Items tagged with SBDC Business Tips Articles
The new rule from the U.S. Department of Labor affecting overtime for white collar workers goes into effect December 1, 2016. It may have a profound effect on many small businesses and organizations who have salaried employees. Below is a brief overview of the new rule and the resources available to help.
Currently, white collar salaried workers who meet one of the five categories of eligible exemptions: executive, administrative, professional, outside sales and some computer employees, and are also paid $23,660 a year ($455 per week) or more, are exempt from overtime pay. The new rule effective December 1st raises the required level of pay to $47,476 per year ($913 per week) to remain exempt from overtime for those salaried workers meeting one of the categories of exemptions just mentioned.
Many small businesses struggle with cash flow problems. For some businesses, it is the number one problem of concern. Cash flow can be described various ways. One way is this: how cash moves or “flows” from the time the business pays for the expense of cost of goods or service (cash out) until the time it is collected by the business from the customer (cash in). The length of this process can determine the extent of the problem a business has with its cash flow. The longer the period of time from expense to collection, the larger the cash flow problems the business may have. The longer it takes the more cash a business will require to cover cash needs. What causes cash flow issues? Your cash may be tied up in your customer’s “pockets” through aging of accounts receivable or tied up in inventory that is not moving fast enough. In addition, your prices may be too low causing your gross profit dollars to be less than they should. Gross profit dollars are used to cover overhead expenses. Finally, your overhead expenses may be too high. It could be one of these reasons or it could be a combination of these reasons causing cash flow problems.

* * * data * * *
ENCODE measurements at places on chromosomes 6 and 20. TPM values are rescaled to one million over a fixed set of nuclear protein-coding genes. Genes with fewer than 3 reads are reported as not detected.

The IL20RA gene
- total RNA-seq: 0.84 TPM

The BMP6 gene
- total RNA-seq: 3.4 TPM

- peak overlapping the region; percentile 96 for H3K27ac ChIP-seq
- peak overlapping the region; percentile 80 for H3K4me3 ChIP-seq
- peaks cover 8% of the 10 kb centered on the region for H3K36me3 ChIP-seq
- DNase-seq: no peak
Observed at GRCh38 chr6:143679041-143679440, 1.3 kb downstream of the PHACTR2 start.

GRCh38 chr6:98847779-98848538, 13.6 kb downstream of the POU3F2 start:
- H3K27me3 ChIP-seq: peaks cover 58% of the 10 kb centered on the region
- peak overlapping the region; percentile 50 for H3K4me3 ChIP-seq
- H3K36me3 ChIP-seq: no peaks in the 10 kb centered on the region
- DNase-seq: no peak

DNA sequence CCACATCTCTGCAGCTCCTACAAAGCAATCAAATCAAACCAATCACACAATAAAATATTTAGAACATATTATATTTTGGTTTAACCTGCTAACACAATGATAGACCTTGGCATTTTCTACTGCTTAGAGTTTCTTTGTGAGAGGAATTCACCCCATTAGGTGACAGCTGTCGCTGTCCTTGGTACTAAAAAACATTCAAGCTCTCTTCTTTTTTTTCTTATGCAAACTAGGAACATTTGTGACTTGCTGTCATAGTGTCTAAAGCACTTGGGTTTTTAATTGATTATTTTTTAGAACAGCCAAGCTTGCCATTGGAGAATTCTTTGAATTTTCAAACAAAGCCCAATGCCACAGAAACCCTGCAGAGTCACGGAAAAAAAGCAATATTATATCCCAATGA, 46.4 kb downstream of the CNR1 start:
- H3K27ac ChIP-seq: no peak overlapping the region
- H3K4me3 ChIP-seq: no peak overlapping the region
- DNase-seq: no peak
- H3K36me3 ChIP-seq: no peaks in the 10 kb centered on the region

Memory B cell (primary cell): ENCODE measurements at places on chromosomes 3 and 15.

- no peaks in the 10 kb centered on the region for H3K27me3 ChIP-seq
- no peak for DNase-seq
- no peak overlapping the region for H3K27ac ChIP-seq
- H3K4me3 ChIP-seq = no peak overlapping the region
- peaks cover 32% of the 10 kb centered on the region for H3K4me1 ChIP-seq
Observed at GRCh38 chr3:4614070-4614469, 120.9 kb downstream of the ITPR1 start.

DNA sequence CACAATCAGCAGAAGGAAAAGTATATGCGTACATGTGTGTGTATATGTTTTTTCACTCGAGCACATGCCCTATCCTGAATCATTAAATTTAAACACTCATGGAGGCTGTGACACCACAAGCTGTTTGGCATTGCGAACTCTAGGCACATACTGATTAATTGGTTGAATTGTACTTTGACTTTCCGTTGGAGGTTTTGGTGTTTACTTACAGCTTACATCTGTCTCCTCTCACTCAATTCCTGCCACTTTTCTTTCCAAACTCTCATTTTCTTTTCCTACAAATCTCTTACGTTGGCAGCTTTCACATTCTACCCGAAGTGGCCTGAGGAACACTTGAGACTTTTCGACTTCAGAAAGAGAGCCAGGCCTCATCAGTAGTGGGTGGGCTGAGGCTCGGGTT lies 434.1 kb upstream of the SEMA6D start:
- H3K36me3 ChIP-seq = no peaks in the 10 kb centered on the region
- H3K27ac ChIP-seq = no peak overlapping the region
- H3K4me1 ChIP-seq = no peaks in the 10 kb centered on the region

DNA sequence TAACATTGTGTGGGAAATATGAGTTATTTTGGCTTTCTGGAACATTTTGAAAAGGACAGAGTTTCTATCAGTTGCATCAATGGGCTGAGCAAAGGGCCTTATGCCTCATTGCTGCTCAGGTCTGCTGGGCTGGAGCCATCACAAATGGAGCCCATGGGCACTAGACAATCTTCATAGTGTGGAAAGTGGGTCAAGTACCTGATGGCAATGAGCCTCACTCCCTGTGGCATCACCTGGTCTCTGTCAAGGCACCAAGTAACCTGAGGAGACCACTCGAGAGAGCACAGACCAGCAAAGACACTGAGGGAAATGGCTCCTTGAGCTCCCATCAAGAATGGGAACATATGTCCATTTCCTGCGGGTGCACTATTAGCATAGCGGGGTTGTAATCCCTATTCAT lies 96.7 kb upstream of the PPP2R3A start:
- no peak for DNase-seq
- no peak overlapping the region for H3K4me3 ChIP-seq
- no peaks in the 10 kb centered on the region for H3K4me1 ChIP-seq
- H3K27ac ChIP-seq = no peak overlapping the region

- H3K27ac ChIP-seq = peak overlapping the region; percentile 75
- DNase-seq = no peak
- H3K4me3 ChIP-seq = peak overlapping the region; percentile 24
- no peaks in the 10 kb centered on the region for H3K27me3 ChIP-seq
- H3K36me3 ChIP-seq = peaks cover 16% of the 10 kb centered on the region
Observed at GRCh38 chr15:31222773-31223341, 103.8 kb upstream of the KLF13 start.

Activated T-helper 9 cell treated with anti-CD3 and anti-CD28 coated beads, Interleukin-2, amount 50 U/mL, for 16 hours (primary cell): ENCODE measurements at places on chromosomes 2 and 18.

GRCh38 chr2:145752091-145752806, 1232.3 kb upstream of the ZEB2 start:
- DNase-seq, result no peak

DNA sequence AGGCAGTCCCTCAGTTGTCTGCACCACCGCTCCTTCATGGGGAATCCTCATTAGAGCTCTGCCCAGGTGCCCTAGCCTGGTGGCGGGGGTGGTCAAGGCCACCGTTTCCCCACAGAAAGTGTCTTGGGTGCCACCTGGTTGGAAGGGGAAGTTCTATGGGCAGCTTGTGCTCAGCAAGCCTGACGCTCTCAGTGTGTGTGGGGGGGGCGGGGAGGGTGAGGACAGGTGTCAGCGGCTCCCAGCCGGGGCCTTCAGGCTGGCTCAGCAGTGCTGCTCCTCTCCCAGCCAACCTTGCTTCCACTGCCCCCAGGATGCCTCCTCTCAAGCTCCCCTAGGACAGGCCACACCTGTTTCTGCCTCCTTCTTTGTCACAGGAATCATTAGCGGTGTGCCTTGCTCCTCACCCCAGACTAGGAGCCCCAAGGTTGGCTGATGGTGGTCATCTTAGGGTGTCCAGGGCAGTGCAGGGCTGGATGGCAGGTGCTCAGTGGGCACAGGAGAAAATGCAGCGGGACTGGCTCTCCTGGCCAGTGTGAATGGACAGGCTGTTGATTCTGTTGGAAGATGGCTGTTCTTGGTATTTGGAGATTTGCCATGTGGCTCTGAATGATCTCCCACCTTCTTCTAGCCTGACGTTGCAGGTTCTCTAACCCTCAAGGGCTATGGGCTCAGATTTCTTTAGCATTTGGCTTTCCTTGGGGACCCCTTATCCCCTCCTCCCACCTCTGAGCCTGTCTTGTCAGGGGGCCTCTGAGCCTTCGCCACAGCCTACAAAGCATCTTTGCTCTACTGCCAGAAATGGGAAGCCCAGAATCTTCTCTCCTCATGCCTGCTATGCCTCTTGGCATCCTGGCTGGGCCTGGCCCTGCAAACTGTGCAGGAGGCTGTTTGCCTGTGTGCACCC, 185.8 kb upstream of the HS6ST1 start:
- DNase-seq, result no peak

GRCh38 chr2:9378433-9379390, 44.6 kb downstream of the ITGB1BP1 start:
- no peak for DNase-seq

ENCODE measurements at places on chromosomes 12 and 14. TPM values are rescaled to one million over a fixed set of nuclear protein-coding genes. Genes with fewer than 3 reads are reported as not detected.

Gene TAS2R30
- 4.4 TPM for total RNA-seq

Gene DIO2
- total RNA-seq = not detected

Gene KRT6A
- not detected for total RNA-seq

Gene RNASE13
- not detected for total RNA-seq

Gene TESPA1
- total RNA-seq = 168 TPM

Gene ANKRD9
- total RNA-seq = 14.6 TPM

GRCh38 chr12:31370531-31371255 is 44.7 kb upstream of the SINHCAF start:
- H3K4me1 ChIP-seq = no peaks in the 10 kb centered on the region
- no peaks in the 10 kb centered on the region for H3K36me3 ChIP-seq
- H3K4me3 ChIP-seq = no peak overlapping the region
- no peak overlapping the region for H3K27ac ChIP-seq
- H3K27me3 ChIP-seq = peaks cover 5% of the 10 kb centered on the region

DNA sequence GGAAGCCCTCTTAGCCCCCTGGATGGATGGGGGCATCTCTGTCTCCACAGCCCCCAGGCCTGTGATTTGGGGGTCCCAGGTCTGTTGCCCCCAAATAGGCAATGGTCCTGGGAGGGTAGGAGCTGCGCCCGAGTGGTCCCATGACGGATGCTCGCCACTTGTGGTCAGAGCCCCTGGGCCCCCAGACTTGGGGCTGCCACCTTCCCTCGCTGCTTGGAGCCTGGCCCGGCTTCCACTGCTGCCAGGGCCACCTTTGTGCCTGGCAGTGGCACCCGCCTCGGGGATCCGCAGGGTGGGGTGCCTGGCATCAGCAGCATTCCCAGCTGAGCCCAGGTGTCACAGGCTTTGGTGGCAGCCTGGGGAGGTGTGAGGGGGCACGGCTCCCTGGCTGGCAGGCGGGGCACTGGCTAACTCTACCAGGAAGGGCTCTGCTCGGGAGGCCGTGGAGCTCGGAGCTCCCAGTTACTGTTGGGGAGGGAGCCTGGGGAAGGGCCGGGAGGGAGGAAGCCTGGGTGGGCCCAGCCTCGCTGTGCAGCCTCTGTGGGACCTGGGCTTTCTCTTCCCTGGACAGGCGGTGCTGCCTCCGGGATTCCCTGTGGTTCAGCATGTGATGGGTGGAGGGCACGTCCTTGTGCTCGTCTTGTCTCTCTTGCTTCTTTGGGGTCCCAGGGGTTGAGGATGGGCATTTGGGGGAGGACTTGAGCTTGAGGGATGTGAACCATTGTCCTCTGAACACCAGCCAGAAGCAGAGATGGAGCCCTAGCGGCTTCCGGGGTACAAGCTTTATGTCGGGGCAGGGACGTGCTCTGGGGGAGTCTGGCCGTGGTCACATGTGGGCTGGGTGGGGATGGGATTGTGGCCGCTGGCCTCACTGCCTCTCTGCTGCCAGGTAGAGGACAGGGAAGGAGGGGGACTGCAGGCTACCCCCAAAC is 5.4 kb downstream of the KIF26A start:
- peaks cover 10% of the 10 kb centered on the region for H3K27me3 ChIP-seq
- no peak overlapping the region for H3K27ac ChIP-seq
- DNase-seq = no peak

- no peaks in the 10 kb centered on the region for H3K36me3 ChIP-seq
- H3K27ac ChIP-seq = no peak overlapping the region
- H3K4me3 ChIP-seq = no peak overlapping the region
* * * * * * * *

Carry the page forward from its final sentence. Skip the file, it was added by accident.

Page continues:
Cash flow and accountability are what makes or breaks many small businesses. Accurate recordings of transactions, along with proper assessment and processing, give small business owners a firm base on which to make decisions and create opportunities for growth.
Understanding and recording the sales, expenses and other basic business financials should be easy enough for small business owners. Understanding the accounting needs of a business is not always so simple. What type of activity is considered bookkeeping, and when do you need an accountant instead? What is the difference between the two?
There is, and it is a simple but important one. Bookkeepers record a small business’ daily transactions, while accountants verify and analyze that information. A bookkeeper’s area is daily financial transactions, which include purchases, receipts, sales and payments. Recording these items is usually done through a general ledger or journal. Many small businesses use software to keep track of their entries, debits and credits. These efforts culminate in a trial balance, which means the final total of debits and credits match.
Could you, would you, should you take a vacation? Most small business owners would answer this with an emphatic “no way.” The answer should really be, “Yes, WAY!”
You could take a vacation, all it takes is proper planning. Be intentional about taking time off, get it on the calendar as far in advance as possible.
Anticipation of taking a vacation will help you prioritize your to-do list. For example, you have a list of things which you’ve been putting in that “I’ll get to that when I have time” folder. Take that list and assign tasks to yourself and your employees then promptly complete the tasks. You will find that having these chores finished will make a difference in how relaxed you’ll feel on vacation.
Tax season is over but now is the right time to recap and implement strategies to have an easier process during your next filing season. The beginning of the year for small business owners is usually somehow stressful mainly because of tax season. You are having to put all the business paperwork together to file taxes. No matter whether you’re a sole proprietor or corporation, if you sell goods or services for financial gain, you should have an accounting structure in place and if you collect sales tax you must send that money to the government. It’s theirs anyway. Tax returns and payments are due by April 15th or the first business day thereafter.
The first questions you will be asked when filing taxes is: What is your accounting period? For almost every business it’s from January 1 through December 31 of the same year. The year is broken down into quarters and typically you should be paying an estimated tax to both state and federal offices each quarter. But to pay taxes is necessary to keep a record of your sales as well as your expenses. The best way to keep up with it is with preparation during the year.